Archive for November, 2010
I recently received this email from a sweet Prana Power Yoga student, Prana Restaurant enthusiast, and Super-mom.com reader
I know you are probably super busy with your new twins (so exciting! congratulations!) and everything else, and totally understand if you don’t have time to answer this! No pressure, but I just really wanted to write to you because I’m struggling a little bit and thought you might have some advice. Your articles and advice on Super-mom.com have helped me so many times before, so I thought that maybe you’d be able to turn my thinking around on this as well.
This winter, I was really disciplined with my yoga, and practiced every day and listened to the Abraham-Hicks CDs, and I was really happy and things were going really well (I wrote you a few gushing e-mails, LOL!). During that time, I pretty much lost interest in drinking and going out at school, and although my friends recognized that I was happy, they missed me and what we used to do. I just wasn’t interested in doing that, which is a huge part of the social life here (a tiny college in the middle of Ohio).
When I got back to school after spring vacation, I don’t know if it was the good weather or what, but I pretty much went back to my “old self,” although it doesn’t feel as good as it used to. Lots of staying out late and drinking with my friends, not eating as well, hangovers, etc. Alcohol really kills my desire to do yoga, and sometimes I think about stopping drinking altogether but worry I’ll miss out on the social aspect of it, which I do find really fun in the moment. My friends are really happy and keep saying the “old me” is back, which feels good to hear, but doesn’t really satisfy me in the way I thought it would. Sometimes it feels like I’m two different people or something!
I guess what I’m struggling with is finding a balance that makes me feel good. I really look up to you, and sometimes I think it would be easier if I could just fast-forward to the future, when I’m out of this environment, with a job and husband I kids I love! I know that is ridiculous but I can’t help thinking it. I want to go downstream and feel good all the time but sometimes it just feels like too much.
I talked to a counselor at school, and it helped, but I didn’t really feel like she “got” what I was asking.
Have you ever dealt with this before? How do you stay so motivated when you’re tired/stressed out (I would say hung over but I’m sure you don’t drink!)
I’d love to read an article about your experience in college.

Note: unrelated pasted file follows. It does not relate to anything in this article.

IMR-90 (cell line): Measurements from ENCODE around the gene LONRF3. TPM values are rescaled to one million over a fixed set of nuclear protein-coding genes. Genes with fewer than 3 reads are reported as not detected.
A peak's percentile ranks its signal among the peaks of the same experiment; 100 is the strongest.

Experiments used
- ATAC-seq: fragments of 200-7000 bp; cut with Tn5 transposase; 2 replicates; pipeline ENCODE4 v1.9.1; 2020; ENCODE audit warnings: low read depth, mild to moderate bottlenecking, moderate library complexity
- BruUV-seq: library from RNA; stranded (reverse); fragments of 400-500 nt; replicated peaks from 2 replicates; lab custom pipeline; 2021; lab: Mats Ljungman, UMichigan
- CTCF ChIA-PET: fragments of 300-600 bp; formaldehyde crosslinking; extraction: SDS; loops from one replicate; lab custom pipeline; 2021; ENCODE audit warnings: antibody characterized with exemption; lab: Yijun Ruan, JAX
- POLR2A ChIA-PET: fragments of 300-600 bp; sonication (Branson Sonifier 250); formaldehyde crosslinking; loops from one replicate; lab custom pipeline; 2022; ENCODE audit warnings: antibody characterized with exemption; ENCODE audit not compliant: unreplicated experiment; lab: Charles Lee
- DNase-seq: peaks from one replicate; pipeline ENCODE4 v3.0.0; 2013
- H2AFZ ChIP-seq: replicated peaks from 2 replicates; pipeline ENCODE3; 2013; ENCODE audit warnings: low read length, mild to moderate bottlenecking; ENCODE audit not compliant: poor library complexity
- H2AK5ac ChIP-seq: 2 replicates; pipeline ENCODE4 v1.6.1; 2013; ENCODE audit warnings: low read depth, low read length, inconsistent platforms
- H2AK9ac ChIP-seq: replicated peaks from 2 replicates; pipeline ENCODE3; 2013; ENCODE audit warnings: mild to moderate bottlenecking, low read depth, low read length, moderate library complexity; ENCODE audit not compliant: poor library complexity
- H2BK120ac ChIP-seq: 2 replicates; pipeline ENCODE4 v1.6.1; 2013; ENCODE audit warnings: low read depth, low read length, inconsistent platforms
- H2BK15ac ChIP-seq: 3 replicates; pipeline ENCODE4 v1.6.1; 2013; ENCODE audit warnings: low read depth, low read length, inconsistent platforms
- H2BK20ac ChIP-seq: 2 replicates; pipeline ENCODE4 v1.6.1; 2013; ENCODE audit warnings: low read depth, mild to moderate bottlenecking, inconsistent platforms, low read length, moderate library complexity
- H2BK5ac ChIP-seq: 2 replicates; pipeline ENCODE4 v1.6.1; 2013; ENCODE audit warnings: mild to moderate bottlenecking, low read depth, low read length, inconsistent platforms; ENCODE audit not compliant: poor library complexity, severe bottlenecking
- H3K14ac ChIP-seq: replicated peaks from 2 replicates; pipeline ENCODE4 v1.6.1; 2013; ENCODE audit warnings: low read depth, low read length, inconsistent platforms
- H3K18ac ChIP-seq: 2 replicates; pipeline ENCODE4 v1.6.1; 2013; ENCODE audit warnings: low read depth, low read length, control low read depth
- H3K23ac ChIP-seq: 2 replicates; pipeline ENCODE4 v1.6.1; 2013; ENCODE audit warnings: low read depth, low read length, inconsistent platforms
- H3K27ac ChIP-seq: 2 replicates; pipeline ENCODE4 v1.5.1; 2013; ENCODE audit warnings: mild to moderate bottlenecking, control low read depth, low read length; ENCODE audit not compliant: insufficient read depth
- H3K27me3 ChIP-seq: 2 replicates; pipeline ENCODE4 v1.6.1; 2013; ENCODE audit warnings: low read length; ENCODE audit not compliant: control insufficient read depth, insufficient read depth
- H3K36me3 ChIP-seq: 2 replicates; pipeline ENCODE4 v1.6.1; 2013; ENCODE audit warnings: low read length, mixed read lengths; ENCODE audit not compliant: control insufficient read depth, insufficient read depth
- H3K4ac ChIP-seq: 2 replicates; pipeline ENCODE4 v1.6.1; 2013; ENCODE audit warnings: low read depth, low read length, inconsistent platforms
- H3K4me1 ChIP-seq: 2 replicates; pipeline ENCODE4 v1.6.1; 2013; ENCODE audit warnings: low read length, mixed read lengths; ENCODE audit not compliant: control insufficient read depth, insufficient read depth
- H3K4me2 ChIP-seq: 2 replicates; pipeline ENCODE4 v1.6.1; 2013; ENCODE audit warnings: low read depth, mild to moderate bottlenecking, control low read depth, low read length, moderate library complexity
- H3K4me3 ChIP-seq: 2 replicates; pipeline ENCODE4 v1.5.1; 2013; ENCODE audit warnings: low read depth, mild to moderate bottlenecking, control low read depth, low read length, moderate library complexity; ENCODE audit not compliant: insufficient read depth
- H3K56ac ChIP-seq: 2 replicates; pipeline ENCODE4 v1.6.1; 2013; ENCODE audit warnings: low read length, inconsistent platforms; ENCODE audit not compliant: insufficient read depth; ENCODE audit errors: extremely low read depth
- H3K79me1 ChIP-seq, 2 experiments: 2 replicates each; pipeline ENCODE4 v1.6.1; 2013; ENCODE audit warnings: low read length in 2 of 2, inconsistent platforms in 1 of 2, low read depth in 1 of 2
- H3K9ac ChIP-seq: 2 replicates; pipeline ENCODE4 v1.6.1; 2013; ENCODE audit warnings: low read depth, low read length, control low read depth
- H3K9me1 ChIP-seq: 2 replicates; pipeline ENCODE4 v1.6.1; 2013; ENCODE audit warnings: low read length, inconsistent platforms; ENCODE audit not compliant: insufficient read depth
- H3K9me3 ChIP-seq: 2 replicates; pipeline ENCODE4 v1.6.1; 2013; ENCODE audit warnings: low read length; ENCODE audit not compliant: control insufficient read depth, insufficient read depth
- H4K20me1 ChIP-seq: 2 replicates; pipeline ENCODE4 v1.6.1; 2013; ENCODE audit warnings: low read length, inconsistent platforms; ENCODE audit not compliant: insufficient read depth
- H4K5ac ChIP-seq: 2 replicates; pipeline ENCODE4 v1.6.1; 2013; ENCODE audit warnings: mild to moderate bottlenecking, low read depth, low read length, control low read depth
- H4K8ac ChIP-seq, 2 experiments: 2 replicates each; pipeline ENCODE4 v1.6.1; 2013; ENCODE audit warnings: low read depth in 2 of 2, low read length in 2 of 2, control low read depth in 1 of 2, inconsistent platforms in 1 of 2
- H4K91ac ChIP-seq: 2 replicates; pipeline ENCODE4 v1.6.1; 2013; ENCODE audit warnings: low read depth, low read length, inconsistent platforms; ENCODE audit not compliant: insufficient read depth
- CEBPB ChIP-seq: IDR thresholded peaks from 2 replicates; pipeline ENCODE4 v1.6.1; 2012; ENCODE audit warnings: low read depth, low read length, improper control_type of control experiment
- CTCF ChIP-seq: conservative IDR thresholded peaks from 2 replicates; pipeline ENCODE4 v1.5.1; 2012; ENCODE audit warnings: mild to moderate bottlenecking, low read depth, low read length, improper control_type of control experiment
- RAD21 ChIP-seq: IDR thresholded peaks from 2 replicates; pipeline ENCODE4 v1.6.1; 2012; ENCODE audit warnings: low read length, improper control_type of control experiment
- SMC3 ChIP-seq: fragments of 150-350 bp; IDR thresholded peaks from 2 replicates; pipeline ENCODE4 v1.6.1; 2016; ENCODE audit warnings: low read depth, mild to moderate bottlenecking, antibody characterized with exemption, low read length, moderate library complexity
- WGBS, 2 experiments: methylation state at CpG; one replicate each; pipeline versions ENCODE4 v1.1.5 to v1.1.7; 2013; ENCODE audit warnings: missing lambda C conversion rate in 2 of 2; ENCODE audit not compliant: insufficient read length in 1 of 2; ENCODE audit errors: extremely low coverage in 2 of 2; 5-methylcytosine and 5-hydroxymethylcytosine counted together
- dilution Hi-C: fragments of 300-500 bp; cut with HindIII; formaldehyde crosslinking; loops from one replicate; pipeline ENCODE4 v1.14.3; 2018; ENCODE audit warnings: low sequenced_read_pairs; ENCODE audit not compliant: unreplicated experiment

I would really appreciate any advice you have!
Thank you so much!
This student asks some excellent questions that all Super-people have dealt with at one time or another:
How to stay motivated?
How to maintain balance?
How to decrease stress and fatigue?
She also asks me to talk about my experience in College.
Whoa…those files are closed. ☺
I’m happy to talk about my experience at Brown, even though it feels like a lifetime ago.
I absolutely LOVED my college experience.
I was thrilled to high tail it outta my childhood home, rife with pain and bad memories, and be on my own, finally.
I arrived in Providence in autumn of 1983 with 2 suitcases, 3 tennis rackets, and a big, huge smile.
I traveled to the East Coast from the West alone, didn’t bring any sheets or a winter or even fall coat, but was elated to be in such a wonderful community, filled with amazing people and the best opportunities ever for joy, freedom, and the best life ever.
I had never drunk alcohol in my life. I’d been a “serious” athlete so it had never occurred to me to do so.
I’d also always been into healthy living—even at a young age.
I loved going to parties at Brown and began drinking at those parties with my friends (often holding my nose to drink that keg beer because I didn’t like the taste—LOL) and girl, it took me all of about 4 sips to feel “out of my body.”
It didn’t take much, but looking back, I drank regularly—if not in large quantities. Every weekend, on one weekend night, I’d drink something while at a party.
It’s funny to look back, because I can’t even imagine drinking now (even though wine is raw—LOL). I just have no desire to do so.
Not that there’s anything wrong with drinking (in moderation), but it’s just no longer my thang.
I’m so hopped up on PRANA—life force—that that’s enough for me.
Eating raw foods, practicing yoga, thinking positive thoughts, and living the best life ever is all the buzz I need. It’s the best ever!
But how to get to this point, and maintain it?
That’s what my sweet student is asking.
So to wrap up my experience in college (closure is important for me—and many other readers—LOL), it was really the best ever, for that time in my life and what I was going through, learning, and drawing to myself.
Although I lived through an eating disorder and drank alcohol on a regular basis, I cherish those years at Brown. My memories are beautiful, wonderful, and heart-warming.
It was a magical time filled with magical people, most of whom I’m still close with. I am forever grateful that someone on that admittance committee in 1983 chose to give a kid with no money and a lot of heart and vision a chance. My parents had no money and I was accepted during the most competitive year in the history of the college to get in…The Universe was looking out for me.
But now as I look back, I marvel at how my college experience would’ve been different—even better—had I had yoga and known about raw food and deliberate creation.
I’m so happy to hear that a large percentage of my readers are COLLEGE AGED, and I smile at the thought of them utilizing even some of the tools for the best life ever that I describe weekly on my blog (and throughout my upcoming book as well) utilizing stories of day-to-day life.
So, yes, I have dealt with this before (to answer my student’s original question).
And how do I stay motivated when I’m tired/stressed out?
Another excellent question.
I’m never tired, or stressed out.
Seriously, though, the irony is that the more that you practice the discipline of yoga; the less often you are fatigued, stressed, and/or anxious.
A yoga practice is not primarily exercise or a workout—even though it is also these things.
A yoga practice is first and foremost a discipline.
What this means is that there is many a time when Super-mom has absolutely no desire to get on that mat.
But I do.
There is many a time when Super-mom has eight billion “things to do” and my mind tells me “I don’t have time to practice.”
But I do.
There is many a time when pretty much anything else looks more appealing than doing my practice.
But I do.
I credit this hard-wired discipline mainly to my years as a comptetitive tennis player, and more to my time living in Nick Bolletieri’s home in 1979.